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For many people, COVID-19 was a dark period best forgotten, but we are beginning to see the pandemic’s lasting effect on politics and society. One of the more interesting impacts is a revolution in working from home, which has overturned many assumptions surrounding office life, management, and productivity. 

More than one-third of the UK’s white-collar workforce still works from home, much to the chagrin of certain politicians and business leaders. Notoriously, Jacob Rees-Mogg has been leaving snide notes on the desks of civil servants whom he could not find in the office. The Prime Minister has also publicly called for an end to the working from home model. Also amongst business, organisations such as Goldman Sachs, JP Morgan, PWC, and Google have tried various techniques from carrot to stick in an effort to get the workforce back to the daily commute. All invariably met stiff resistance and eventually relented due to employee protests and an increased turnover. 

I believe that this opposition to working from home is, frankly, anti-capitalist; especially when we look to classic capitalist economists like Schumpeter. 

Schumpeter’s creative destruction – the act of innovation in which new processes replace outdated ones –  is fundamental to the success of an economy. His classic research into entrepreneurship and innovation has been backed up with significant research, showing that economies which allow innovation and change to run their course – such as the change in working from home – free of intervention and regulation, will be significantly more successful in the long run. 

However, many are ignoring Schumpeter’s theory of creative destruction, and instead are pushing back against working from home. Their main argument put forward to refute working from home is that employee productivity is lower. However, this is disingenuous and empirically disproven. Indeed, amongst other research, a study in The Quarterly Journal of Economics showed that teams working remotely are 13% more productive due to fewer breaks, lower absenteeism, and less distraction. Additionally, remote employees actually put in longer hours, partly down to the time savings from an avoided commute.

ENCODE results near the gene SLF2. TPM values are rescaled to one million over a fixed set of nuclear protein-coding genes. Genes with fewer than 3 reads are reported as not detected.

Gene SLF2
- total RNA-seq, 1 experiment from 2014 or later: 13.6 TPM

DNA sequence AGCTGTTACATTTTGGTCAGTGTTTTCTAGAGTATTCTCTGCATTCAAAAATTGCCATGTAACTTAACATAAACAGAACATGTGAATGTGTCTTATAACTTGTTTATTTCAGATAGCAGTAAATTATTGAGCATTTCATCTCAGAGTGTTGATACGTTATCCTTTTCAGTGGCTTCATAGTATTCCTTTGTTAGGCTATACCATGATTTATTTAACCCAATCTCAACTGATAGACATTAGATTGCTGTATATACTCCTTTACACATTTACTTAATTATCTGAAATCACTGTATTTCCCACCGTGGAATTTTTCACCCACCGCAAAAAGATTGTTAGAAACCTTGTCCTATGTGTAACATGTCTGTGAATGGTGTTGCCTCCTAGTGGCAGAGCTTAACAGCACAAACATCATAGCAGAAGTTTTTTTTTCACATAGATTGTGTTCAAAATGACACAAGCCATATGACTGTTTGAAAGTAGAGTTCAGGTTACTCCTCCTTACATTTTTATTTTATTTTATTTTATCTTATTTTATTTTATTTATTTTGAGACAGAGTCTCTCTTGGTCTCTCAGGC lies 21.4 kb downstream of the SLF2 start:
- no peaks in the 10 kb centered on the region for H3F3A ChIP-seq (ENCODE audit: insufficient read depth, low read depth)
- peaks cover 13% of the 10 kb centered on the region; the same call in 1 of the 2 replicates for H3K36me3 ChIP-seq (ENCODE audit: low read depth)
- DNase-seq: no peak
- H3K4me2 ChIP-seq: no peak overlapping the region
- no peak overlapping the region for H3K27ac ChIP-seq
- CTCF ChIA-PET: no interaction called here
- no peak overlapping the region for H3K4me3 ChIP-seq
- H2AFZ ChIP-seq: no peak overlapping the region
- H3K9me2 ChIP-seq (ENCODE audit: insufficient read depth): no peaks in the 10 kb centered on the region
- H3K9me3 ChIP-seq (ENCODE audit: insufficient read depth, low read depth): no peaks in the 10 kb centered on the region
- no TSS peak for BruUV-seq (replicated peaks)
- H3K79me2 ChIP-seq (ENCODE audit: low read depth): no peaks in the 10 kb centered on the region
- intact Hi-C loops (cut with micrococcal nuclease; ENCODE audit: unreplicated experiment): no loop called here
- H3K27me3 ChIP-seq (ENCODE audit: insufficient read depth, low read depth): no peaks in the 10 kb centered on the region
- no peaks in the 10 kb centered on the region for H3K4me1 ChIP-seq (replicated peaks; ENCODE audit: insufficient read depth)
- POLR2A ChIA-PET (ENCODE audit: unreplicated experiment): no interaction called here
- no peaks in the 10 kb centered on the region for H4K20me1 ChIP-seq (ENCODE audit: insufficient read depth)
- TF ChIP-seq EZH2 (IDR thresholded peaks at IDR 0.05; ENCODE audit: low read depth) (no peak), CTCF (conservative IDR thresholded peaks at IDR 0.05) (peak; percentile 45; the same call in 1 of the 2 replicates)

The real opposition to working from home, especially from the Government, appears to come from concerns for the commercial rental market, loss of income to transport providers, and lower footfall across high streets. However, the Schumpeterian approach is not resistance and regulation, but resignation to what is, ultimately, a net positive opportunity. We must get back to thinking like capitalists. 

Imagine what an opportunity it could be if we allowed remote working to force upon the commercial rental market a period of innovation. There are so many buildings that are dedicated to commercial activity which could be repurposed as residential units, without the need for significant building beyond interior remodeling. The transport infrastructure is already there, so we could create massive amounts of affordable homes within pre-existing urban networks. Homeownership is a central tenet of conservative economic thinking, yet for many in Britain, that dream is slipping away due to high prices and limited housing stock.